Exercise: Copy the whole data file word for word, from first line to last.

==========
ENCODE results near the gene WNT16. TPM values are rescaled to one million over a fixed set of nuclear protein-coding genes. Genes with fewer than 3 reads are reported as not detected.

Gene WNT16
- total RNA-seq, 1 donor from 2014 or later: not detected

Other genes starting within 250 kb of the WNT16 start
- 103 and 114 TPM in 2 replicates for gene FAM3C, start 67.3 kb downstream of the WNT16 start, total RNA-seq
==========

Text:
ENCODE results near the gene WNT16. TPM values are rescaled to one million over a fixed set of nuclear protein-coding genes. Genes with fewer than 3 reads are reported as not detected.

Gene WNT16
- total RNA-seq, 1 donor from 2014 or later: not detected

Other genes starting within 250 kb of the WNT16 start
- 103 and 114 TPM in 2 replicates for gene FAM3C, start 67.3 kb downstream of the WNT16 start, total RNA-seq